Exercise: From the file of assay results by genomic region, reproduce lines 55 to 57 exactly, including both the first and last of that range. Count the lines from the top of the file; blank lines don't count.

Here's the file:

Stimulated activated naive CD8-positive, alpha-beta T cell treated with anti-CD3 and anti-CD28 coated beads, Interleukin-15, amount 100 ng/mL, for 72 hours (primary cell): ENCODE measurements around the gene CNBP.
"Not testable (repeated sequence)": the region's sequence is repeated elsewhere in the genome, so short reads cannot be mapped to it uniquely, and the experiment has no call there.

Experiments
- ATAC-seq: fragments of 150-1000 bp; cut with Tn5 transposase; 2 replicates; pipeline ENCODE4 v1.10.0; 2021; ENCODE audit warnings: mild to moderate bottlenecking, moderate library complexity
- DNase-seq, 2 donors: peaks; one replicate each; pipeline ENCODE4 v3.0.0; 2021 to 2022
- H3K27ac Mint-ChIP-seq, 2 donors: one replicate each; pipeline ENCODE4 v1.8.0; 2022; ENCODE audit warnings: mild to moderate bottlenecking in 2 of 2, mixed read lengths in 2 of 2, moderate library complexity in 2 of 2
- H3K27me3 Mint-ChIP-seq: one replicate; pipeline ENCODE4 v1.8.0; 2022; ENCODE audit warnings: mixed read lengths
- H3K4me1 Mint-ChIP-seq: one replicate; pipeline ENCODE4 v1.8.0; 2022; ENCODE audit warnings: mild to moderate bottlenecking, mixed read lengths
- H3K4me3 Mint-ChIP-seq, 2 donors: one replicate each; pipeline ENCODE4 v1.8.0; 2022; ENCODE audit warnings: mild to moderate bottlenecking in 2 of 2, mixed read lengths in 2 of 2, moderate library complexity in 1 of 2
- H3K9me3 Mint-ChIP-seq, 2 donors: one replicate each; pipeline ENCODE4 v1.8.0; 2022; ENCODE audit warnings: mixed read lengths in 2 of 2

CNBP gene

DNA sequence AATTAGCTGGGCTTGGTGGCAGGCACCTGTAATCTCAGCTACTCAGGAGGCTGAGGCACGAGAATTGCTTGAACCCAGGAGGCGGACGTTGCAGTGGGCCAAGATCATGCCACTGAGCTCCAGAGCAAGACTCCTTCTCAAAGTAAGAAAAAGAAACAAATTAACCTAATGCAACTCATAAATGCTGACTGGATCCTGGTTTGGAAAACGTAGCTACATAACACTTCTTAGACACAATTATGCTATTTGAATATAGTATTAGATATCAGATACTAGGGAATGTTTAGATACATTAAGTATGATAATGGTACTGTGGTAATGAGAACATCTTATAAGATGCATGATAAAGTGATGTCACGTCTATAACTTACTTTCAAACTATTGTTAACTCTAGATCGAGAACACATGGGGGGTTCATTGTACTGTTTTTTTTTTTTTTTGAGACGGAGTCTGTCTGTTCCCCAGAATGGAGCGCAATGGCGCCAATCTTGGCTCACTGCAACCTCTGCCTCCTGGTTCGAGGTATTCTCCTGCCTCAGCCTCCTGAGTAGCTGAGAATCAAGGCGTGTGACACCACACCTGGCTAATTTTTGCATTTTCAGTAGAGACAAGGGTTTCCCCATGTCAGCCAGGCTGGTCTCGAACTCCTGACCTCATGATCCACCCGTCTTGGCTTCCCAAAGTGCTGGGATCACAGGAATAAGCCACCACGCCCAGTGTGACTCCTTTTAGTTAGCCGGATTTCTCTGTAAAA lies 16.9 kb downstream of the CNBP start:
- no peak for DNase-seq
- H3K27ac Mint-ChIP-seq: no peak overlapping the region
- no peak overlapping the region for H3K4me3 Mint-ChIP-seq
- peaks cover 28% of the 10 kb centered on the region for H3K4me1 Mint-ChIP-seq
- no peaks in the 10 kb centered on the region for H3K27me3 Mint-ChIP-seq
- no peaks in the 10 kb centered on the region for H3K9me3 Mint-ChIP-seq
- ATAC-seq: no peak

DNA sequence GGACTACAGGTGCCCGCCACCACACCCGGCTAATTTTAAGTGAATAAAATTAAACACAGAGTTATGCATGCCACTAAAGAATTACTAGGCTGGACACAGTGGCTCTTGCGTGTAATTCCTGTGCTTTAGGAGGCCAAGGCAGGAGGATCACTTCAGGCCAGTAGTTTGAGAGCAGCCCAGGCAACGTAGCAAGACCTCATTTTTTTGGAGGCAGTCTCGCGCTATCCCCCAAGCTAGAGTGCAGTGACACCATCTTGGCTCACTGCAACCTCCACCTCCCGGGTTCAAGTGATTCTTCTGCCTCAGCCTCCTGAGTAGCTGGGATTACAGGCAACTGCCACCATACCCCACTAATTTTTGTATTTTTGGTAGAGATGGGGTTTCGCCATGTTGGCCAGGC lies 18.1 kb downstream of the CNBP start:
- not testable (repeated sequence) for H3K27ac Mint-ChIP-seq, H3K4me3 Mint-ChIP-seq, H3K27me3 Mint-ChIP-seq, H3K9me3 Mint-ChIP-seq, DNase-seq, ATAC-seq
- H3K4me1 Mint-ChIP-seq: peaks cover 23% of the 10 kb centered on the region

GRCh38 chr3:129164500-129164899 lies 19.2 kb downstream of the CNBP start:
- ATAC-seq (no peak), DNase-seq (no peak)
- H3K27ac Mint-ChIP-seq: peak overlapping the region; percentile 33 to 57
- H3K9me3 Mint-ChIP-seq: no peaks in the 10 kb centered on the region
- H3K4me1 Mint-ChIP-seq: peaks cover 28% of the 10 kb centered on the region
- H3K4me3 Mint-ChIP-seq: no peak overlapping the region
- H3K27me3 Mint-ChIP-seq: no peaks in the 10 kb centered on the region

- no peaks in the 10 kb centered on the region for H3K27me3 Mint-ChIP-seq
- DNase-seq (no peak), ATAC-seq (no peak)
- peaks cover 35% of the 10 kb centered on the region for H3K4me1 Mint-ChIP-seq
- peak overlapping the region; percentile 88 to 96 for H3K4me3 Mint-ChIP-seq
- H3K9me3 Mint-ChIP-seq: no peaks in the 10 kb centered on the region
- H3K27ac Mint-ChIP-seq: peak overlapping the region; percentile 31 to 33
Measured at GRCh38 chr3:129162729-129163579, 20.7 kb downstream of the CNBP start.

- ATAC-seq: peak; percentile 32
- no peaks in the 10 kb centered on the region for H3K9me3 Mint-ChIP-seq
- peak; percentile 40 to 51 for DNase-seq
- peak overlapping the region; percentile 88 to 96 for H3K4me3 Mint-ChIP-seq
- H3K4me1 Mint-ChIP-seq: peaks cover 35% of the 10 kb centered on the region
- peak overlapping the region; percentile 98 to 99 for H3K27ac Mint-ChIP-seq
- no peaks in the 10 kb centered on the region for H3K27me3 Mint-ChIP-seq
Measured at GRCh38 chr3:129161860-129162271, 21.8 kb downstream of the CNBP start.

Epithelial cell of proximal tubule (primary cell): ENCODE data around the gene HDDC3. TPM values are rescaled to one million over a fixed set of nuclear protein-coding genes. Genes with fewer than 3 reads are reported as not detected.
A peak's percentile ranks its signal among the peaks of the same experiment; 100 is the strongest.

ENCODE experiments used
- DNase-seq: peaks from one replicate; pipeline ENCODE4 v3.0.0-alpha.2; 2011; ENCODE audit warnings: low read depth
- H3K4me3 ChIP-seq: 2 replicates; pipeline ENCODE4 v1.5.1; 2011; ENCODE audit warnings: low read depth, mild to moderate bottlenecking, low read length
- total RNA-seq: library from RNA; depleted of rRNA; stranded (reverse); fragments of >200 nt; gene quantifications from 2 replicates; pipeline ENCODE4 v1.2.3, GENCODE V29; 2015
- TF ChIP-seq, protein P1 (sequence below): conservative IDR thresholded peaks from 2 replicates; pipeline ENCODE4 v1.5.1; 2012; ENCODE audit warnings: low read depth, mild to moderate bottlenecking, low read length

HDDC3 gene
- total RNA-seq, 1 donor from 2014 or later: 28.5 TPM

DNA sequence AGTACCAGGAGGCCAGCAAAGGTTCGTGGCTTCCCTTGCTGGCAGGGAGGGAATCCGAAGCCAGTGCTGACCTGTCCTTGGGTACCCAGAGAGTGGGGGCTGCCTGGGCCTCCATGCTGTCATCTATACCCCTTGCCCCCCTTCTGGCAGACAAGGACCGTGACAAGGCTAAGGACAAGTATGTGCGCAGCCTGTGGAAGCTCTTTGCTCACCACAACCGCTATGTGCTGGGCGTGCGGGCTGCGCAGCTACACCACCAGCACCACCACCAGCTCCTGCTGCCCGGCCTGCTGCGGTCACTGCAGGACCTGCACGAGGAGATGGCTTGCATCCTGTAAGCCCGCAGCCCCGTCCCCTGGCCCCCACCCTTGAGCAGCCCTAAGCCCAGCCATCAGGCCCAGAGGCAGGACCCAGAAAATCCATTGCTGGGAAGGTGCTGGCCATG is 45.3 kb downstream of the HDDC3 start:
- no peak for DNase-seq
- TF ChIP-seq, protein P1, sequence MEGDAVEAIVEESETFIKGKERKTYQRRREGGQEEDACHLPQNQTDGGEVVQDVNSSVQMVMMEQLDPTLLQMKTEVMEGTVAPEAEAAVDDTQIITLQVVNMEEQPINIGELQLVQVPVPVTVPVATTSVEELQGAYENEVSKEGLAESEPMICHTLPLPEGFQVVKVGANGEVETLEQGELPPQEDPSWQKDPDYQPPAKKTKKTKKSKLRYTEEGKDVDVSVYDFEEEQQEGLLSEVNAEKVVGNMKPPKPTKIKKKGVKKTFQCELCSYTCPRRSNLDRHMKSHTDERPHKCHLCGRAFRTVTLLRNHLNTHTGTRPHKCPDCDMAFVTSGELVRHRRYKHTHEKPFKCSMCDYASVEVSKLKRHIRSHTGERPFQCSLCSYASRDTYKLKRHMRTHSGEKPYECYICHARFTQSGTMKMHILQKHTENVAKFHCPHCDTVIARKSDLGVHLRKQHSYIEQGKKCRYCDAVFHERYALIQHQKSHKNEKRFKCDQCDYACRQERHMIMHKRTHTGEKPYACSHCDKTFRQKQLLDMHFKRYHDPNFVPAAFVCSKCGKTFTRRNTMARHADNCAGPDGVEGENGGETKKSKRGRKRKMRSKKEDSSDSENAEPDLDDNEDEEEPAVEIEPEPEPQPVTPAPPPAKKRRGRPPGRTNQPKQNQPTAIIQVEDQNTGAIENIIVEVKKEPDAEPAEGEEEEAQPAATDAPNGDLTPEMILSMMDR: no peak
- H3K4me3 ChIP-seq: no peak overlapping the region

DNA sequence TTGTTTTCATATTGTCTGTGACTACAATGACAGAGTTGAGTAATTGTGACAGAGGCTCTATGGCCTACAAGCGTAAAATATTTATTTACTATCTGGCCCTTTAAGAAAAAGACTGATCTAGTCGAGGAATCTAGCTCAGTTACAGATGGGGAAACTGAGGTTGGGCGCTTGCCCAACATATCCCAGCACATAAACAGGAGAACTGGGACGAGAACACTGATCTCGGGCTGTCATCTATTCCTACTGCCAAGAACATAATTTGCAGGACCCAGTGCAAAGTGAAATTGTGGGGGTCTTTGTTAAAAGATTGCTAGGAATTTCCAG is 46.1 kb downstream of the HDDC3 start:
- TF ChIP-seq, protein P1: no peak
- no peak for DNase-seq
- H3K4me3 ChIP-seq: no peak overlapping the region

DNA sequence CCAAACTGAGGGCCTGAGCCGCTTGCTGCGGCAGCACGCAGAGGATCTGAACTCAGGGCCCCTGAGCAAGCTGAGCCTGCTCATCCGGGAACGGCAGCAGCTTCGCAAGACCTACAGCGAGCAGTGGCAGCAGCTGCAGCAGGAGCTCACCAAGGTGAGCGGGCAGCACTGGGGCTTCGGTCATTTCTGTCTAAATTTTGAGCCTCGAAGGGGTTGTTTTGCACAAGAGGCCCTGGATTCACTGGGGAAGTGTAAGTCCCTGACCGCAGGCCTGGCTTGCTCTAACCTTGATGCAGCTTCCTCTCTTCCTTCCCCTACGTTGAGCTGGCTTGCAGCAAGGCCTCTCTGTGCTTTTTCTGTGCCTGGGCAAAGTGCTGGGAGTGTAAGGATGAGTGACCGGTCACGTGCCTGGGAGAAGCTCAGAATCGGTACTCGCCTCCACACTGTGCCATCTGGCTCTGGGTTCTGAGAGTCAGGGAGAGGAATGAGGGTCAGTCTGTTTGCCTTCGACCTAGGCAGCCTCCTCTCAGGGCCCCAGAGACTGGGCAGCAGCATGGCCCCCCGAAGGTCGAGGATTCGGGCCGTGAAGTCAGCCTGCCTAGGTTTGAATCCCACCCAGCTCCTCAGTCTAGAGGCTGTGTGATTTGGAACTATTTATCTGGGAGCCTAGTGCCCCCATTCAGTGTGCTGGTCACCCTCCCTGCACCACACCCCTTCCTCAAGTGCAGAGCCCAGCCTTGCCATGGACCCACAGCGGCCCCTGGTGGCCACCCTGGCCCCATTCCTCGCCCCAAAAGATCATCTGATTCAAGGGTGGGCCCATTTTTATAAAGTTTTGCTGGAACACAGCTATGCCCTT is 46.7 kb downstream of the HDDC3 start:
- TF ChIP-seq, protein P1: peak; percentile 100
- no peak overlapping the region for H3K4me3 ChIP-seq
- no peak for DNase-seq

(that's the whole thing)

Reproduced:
- no peak for DNase-seq
- TF ChIP-seq, protein P1, sequence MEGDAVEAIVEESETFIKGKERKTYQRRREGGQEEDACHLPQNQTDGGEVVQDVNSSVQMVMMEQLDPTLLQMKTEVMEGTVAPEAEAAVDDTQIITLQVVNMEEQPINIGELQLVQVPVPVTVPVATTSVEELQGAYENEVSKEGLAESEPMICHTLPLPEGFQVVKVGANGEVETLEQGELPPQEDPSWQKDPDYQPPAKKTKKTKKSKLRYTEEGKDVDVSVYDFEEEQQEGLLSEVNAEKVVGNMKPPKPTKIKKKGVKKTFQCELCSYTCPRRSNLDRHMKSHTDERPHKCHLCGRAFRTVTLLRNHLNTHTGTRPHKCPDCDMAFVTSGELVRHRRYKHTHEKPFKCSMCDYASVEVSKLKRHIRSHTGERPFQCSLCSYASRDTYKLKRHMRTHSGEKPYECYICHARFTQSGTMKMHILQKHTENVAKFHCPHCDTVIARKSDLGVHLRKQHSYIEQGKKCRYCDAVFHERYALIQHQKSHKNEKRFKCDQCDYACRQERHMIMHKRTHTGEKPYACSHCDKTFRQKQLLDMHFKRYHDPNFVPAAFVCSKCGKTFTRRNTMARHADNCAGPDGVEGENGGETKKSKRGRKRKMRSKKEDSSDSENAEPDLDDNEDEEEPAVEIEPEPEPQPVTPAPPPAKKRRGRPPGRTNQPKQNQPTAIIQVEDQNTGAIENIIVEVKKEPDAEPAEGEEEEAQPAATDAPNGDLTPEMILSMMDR: no peak
- H3K4me3 ChIP-seq: no peak overlapping the region